“Those saying you must change the Constitution whether you like it or not... whether the courts like it or not... and if you don’t we are going to postpone the elections... that is the language of impunity,” he said.

He added: “And it has no space in this Kenya. We are a government that believes in the rule of law and I know for sure. This administration will not accept to do anything unconstitutional or illegal. I am very sure there will be elections next year on the second Tuesday of August, and that Kenyans will elect new leadership, whoever they may be.”

The term of the President is protected in the Constitution under Article 255, as well as the date of the elections.

Article 136 states: “The President shall be elected by registered voters in a national election conducted in accordance with this Constitution and any Act of Parliament regulating presidential elections. An election of the President shall be held on the same day as a General Election of Members of Parliament, being the second Tuesday in August, in every fifth year; or in the circumstances contemplated in Article 146.”

Garissa Town MP Aden Duale. [David Njaaga, Standard]

The Service Party leader Mwangi Kiunjuri has previously warned that no amount of confusion in the country can force Kenya to postpone the 2022 General Election.

“We have eyes and we can see the game that is being played in this country. We are told that the BBI case is in court, let them know that there’s no two ways about it. Kenyans want to have an election in 2022, as scheduled,” Mr Kiunjuri said.

Former National Assembly Majority Leader Aden Duale argues that any ploy to defer the election is dead on arrival.

“Article 101(1) of the Constitution provides that a General Election of Members of Parliament shall be held on the second Tuesday of August of every fifth year. This is the same date for election of the President, Governors and Members of County Assemblies,” he has said.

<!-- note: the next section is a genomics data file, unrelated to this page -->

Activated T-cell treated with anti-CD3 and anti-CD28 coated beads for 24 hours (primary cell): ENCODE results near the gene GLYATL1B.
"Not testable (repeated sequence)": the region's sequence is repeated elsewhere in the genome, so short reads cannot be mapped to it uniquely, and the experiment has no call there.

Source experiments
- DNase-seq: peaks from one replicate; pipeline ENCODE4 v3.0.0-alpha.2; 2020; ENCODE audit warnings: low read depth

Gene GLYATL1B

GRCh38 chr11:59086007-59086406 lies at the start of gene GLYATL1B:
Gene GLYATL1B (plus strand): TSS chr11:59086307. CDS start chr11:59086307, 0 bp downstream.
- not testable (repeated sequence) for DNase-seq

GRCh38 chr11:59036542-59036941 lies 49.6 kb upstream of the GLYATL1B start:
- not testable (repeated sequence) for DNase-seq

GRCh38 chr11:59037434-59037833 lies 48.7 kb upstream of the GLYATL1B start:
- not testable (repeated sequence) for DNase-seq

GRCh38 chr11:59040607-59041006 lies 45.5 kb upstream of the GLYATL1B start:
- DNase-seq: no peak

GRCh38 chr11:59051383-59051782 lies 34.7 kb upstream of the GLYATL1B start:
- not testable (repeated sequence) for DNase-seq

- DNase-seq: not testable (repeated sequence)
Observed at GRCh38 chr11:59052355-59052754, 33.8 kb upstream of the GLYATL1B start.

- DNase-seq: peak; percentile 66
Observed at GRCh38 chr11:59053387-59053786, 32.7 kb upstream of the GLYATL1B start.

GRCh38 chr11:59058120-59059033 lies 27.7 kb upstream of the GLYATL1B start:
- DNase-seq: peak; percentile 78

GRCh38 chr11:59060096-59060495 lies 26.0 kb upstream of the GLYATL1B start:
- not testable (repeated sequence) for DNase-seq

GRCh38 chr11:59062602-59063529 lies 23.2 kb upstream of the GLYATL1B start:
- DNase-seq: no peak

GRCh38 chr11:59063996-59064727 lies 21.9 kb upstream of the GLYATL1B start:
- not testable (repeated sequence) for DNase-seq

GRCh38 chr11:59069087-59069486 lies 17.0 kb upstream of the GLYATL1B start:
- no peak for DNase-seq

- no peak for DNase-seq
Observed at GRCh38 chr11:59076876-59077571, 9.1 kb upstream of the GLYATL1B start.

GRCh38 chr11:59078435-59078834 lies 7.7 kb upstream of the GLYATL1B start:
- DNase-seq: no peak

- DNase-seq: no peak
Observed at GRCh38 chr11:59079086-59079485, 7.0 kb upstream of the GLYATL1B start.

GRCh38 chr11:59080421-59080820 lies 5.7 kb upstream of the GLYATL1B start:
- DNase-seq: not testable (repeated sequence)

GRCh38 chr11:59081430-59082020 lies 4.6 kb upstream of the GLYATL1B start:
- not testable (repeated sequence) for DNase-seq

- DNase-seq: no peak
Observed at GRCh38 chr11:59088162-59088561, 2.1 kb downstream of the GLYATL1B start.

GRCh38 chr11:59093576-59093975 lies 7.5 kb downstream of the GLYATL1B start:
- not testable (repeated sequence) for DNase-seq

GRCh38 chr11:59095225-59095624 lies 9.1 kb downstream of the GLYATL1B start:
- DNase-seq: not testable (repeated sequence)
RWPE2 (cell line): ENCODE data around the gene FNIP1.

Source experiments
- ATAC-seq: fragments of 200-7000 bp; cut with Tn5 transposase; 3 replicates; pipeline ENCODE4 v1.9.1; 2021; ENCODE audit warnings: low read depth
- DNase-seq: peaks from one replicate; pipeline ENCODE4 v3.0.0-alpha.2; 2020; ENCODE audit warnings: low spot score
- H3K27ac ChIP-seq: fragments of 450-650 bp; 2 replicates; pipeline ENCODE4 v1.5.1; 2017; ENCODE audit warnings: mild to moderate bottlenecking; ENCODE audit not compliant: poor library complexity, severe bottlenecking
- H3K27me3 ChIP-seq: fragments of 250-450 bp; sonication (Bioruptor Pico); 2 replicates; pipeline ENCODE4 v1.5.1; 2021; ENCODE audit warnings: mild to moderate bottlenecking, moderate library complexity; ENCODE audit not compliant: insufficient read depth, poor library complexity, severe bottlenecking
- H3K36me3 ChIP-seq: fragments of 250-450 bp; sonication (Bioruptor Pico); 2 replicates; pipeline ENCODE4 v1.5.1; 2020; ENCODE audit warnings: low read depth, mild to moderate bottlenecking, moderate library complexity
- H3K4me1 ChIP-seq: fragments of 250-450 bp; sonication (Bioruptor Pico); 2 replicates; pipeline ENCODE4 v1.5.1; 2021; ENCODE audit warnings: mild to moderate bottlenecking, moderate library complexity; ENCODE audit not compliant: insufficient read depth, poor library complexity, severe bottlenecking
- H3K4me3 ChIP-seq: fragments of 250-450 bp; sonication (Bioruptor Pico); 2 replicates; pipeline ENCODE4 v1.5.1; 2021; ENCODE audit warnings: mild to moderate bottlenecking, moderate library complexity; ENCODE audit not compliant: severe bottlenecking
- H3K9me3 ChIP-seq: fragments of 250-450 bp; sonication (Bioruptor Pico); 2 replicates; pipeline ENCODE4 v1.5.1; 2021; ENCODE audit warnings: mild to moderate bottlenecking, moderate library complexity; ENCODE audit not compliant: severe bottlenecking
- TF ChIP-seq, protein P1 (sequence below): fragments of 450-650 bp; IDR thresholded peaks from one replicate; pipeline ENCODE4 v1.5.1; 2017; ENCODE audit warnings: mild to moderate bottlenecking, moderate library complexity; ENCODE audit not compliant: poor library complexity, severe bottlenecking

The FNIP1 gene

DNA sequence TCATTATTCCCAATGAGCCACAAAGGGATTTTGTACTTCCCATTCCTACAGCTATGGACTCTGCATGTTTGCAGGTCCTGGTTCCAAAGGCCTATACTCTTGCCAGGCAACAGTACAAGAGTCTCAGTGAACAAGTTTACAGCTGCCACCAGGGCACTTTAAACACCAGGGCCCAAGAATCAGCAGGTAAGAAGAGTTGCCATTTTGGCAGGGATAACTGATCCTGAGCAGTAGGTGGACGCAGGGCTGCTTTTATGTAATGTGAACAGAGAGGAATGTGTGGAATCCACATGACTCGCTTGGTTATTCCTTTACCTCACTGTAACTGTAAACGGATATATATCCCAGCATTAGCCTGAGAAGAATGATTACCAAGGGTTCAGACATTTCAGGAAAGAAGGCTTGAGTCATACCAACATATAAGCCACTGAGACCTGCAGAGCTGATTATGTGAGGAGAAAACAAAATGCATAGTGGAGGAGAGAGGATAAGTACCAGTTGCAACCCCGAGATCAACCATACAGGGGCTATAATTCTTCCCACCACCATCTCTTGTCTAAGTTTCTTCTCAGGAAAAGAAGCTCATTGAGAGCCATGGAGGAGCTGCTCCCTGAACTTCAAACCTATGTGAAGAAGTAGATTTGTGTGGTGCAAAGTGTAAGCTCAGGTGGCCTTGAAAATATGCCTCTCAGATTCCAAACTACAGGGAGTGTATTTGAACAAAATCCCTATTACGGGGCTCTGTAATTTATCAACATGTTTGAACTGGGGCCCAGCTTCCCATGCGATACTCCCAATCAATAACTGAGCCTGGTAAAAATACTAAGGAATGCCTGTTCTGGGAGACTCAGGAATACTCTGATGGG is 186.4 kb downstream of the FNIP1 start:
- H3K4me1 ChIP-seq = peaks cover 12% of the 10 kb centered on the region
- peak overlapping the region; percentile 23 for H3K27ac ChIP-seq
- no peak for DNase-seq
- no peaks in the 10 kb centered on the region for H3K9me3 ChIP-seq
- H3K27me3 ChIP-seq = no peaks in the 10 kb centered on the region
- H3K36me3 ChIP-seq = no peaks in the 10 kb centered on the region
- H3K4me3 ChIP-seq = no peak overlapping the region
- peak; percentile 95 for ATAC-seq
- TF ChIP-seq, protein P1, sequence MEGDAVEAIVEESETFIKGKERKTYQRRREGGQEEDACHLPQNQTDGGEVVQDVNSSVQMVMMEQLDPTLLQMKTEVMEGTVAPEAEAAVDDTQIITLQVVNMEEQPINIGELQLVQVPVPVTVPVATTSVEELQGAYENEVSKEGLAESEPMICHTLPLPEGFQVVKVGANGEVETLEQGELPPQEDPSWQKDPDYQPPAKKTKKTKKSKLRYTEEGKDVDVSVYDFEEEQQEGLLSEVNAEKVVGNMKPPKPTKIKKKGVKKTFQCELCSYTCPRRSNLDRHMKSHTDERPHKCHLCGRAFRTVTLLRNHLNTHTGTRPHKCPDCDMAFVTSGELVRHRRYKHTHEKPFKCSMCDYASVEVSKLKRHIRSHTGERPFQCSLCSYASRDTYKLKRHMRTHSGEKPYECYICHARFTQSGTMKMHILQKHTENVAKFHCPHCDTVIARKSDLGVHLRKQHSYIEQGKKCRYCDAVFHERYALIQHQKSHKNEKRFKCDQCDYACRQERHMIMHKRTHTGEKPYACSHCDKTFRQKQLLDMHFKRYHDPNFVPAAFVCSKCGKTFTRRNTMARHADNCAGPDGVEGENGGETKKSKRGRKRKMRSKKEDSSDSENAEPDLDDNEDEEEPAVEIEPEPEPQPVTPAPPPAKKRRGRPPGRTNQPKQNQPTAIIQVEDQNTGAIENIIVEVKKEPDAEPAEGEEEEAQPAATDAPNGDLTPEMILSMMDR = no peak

He added: “Article 102(1) further provides that the term of each House of Parliament expires on the date of the next General Election. It is notable that Article 102(2) provides that when Kenya is at war, Parliament may, by resolution supported by at least two-thirds of all the Members of the House extend the term of Parliament by not more than six months at a time.”

Duale referred to Article 102 of the Constitution. “We are not at war! We are a peace-loving country and we thank Allah for the peace. For those arguing that we can extend Parliament, those plans are as dead as a dodo! For those who would want to give war a strange definition other than its ordinary meaning, please note that the Constitution is always speaking,” he said.

Duale noted that even Covid-19 is a pandemic all over the world, and to argue that “it is a war is not only strange but would imply that the whole world is at war. Let us not split hairs over obvious things.”

“The Constitution did not provide for extension of the term of any other state office, and is only through an extension of Parliament in cases of war where there would be a consequent extension of the term of any other state office whose election date is tied to that of Parliament,” he added.